Friday, 15 September 2017

Cool running

There is never a dull moment along our road. After the rather bad flooding of a couple of weeks ago, I sent photos to our local council showing them that the "work" they did in 2015 to ease the surface water, cough cough, didn't work.

A week ago, the bulldozers arrived and started digging channels EVERYWHERE, including behind the embankment which had previously had been a Niagara falls type water feature.

Now it looks like the local council want to nominate us for the Horowhenua bobsleigh team. The channel would certainly take a sled and the incline is steep enough...although the finish line looks a bit brutal. The sad fact is, the drainage that will be laid runs down another incline into the same field that was transformed two weeks ago into a duck lake. I have a feeling that in a few more weeks I may be writing to the council again about their rather erratic engineering.

And as if this kind of reshaping wasn't enough, the logging season is upon us. Our outlook will soon be very different when the hill opposite is shorn of the radiata pine. 5 months of logging trucks along the road I believe. Sigh.

Monday, 4 September 2017

Surprise visitor from California

We continue to be delighted by the antics of our next door neighbours' chickens. They love our garden, and certainly the soil is enjoying their scratching ministrations. Each day they do a particular circuit, which includes the woodpile, the veggie garden and the garage (if the door is open!) In the last few days they have discovered our copse, and are happily hiding in its shade crowing, scratching and very possibly laying eggs. I was amused this morning to see the guilty looks when I started to take their pictures.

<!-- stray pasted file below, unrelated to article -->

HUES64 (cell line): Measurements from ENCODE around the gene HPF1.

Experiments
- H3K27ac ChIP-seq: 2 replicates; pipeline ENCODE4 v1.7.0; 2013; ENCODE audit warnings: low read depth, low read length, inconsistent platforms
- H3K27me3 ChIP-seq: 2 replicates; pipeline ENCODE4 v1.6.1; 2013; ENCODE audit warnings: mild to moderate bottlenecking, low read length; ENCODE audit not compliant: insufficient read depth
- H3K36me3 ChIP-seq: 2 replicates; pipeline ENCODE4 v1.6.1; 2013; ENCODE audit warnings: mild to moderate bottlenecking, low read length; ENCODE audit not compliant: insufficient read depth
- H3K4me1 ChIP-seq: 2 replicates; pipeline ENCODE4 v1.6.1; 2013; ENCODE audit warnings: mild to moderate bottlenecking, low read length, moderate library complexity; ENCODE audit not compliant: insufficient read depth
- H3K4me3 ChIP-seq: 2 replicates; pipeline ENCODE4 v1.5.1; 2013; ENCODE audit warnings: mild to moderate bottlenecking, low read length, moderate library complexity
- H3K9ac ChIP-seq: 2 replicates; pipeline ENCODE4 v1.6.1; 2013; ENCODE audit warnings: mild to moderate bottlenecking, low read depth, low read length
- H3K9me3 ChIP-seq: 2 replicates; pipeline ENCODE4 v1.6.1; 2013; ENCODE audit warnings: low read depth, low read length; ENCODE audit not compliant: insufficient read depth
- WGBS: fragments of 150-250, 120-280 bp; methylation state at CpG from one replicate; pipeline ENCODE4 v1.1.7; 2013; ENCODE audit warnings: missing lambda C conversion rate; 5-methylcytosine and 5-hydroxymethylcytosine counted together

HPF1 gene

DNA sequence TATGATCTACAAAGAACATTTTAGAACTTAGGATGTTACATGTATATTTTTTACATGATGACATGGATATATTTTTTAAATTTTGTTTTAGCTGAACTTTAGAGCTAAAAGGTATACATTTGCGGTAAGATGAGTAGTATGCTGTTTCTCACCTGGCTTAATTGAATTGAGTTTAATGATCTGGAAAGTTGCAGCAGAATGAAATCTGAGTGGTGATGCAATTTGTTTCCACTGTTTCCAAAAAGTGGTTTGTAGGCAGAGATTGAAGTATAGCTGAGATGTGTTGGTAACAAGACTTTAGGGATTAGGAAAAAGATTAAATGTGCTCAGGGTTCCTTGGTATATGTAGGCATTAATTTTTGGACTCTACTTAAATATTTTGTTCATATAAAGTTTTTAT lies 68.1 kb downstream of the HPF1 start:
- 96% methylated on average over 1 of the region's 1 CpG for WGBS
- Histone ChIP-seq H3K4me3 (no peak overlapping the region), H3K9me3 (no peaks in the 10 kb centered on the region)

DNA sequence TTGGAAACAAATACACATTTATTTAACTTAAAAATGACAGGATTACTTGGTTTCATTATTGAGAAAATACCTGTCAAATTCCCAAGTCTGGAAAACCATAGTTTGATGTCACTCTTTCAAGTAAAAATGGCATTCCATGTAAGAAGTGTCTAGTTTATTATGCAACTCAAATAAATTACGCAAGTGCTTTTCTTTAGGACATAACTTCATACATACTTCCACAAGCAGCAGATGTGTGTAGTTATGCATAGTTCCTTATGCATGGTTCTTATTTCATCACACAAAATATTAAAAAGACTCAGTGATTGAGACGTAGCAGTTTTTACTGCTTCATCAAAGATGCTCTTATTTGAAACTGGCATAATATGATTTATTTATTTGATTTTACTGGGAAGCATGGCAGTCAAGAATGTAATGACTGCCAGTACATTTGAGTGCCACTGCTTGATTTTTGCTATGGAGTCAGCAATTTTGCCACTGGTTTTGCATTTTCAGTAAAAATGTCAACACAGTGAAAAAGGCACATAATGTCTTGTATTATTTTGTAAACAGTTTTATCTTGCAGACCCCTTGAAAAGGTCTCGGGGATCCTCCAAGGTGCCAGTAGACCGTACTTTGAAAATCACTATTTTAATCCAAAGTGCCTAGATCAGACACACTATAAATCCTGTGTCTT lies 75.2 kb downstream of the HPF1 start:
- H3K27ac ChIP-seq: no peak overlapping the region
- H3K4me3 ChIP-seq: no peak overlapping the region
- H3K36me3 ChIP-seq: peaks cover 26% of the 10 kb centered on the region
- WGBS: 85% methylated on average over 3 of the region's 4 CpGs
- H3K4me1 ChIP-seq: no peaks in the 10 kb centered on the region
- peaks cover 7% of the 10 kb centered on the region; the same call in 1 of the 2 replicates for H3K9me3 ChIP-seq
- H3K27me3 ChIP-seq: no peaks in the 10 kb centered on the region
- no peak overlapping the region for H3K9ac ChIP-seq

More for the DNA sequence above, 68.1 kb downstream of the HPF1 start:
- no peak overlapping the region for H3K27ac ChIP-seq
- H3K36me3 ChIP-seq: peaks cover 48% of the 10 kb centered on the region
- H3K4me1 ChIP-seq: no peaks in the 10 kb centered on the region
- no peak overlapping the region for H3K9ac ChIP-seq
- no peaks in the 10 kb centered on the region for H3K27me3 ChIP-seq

But the big event this morning was seeing a plump Californian quail running around our lawn. I can't make out if it is wild or an escaped pet. But that baby sure can run. It is an adorable creature with its bobbing "fascinator" feather on its head. They are somewhat out of focus, again due to the long lens setting required. Also I suspect quail constantly hear the words in their head "run Forrest, run!"

Saturday, 2 September 2017


Well, here it is, the cherry clafoutis.

I hope this makes me an honorary Frenchwoman for the day?

Trying something different

I love French patisserie, I love French food. OK, I admit, I love food, full stop....unless it is spaghetti.

A few years ago, I was loaned a French cookbook by my lovely English friend Elaine. I found a fabulous recipe in it for Breton prune tart, which is now a fixture on our Christmas menu. I was delighted a few months after borrowing the book to find my own copy of it in a book fair, so now and again, when I'm feeling brave, I try a new recipe from it.

Tomorrow we have friends visiting and I'm in the mood to try something new - here it is:

I'll post photos tomorrow if it works! If not, I shall never mention it again!!

The other thing I have been itching to make is a caravan appliqué. I don't use cushions as a rule, so this may end up as part of a quilt, or something else. But I'm going to teach myself some basic embroidery to fill in the details.

This is my fantasy caravan, something 1950s in style, with a place to make coffee and a table to sew or read and a few cushions so the cats can visit and snooze in the sunny windows.

Happy sigh

Thursday, 31 August 2017

Plum blossom and the Invasion of the Tui

The plum tree by our front gate

Every year our ornamental cherries are attacked by noisy and boisterous Tui. In the town, if you see a pair of Tui, you consider it your lucky day; a few days ago we had 17 here in one tree, making a complete mess on the ground as they knocked off every little carmine coloured blossom. The poor tree is bare in no time as the young thugs get drunk on the nectar. That kind of abuse can only be topped by naughty children with chestnut trees during conker season!